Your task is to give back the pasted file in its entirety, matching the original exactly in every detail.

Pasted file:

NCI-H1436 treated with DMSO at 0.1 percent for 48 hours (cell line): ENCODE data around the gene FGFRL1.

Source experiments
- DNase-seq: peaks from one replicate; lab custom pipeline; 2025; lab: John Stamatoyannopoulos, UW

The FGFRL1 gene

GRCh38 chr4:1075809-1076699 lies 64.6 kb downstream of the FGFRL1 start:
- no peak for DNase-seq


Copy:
NCI-H1436 treated with DMSO at 0.1 percent for 48 hours (cell line): ENCODE data around the gene FGFRL1.

Source experiments
- DNase-seq: peaks from one replicate; lab custom pipeline; 2025; lab: John Stamatoyannopoulos, UW

The FGFRL1 gene

GRCh38 chr4:1075809-1076699 lies 64.6 kb downstream of the FGFRL1 start:
- no peak for DNase-seq